Thursday, May 13, 2010

Architectural Videography: Chicago Buildings Begins

I'm not sure if I've been an architect or a photographer longer. Some days, I'm not even sure which suits me better.  It dawned on me.  I've been thinking a lot lately about the relationship between architecture and film.  I'm not just talking about the balance of proportions, rules of thirds, contrasting lights and darks.  I'm talking about making the physical connection between the two through unexplored ideas.  We are obviously the first generation to embrace the computer in our day-to-day, 9-5 world.  My interest in art led me down a career path of architecture, which then led me into rendering and animation which led me to photography which led me to videography and then full circle again.  I've only just realized that they are really all the same for me.  I love designing and I appreciate true beauty (albeit in people or buildings).   
No matter what the design challenge; the process to an ends is nearly identical.  Whether your final product is a building or a DVD many of the steps are the same.  We brain-storm, we sketch, we envision, we try, we delete, we try again, we delete until something starts to feel right; look right.  

Architectural photography has been on my radar as a means of 'making money' for a couple years.  I have all the equipment necessary after all.  And that's good and fine, but I'm starting to realize that there are a lot of people out there doing it.   And they are very good at it.  I've also noticed a trend in the internet 2.0 that is moving toward video. As the internet pipelines and bandwidth are able to accommodate this, sites like YouTube and Vimeo are becoming an increasingly popular way to digest internet media.  

Thus comes my epiphany and my most current endeavor.  Something that really has not been done.  Architecture Videography.  While of course it has been done and contractors document some of their projects with video cameras; this is not really what I'm talking about.  I'm talking about beautiful; breathtaking imagery in motion.  When we stop and think about the fact that video is nothing more than 24 pictures playing back ever second it begins to make sense.  Of course video is far more difficult than photography if not simply for the reason just stated. Video doesn't have the luxury of flashes or long exposure times.  Video doesn't have the luxury of touching up every frame to remove even the slightest imperfection.  Video is inherently more honest, but I don't think that means it has to be any less beautiful. One of the best purchases I have made is the canon 5d mark ii, because it allows me to pursue both architectural photography as well as as architectural videography. Head over to my Chicago Photography site for a look at my photo portfolio.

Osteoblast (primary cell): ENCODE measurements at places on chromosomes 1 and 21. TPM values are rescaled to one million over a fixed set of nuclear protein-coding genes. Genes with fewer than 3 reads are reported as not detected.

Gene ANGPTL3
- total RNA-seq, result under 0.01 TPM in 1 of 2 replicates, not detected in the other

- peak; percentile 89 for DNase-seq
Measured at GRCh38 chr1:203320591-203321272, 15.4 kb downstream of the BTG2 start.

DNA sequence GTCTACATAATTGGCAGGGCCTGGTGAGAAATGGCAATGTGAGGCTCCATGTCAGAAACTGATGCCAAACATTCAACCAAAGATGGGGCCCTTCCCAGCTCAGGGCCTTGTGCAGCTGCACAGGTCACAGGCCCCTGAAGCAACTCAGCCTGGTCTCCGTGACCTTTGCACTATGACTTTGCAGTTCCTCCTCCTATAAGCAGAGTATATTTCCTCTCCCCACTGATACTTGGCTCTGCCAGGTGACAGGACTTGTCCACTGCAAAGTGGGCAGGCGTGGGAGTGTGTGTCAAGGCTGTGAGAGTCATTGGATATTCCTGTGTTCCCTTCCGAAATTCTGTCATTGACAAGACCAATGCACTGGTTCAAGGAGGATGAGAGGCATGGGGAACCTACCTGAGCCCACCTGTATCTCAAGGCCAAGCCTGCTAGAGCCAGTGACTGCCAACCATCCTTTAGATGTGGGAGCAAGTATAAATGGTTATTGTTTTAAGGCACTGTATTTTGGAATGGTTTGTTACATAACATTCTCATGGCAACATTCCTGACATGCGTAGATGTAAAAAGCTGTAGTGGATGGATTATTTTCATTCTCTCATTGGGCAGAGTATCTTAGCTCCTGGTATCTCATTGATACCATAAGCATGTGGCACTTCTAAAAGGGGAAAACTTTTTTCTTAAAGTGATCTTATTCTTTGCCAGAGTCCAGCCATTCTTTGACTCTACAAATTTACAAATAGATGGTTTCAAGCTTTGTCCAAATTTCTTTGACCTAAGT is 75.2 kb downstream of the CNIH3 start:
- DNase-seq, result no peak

And so I have started my first project.  It only makes sense that because I work for architectural firm DeStefano and Partners, that I document one of our buildings.


  1. Love it, keep goin... I agree with the cohesiveness of the media...

  2. Impressive! Love the idea!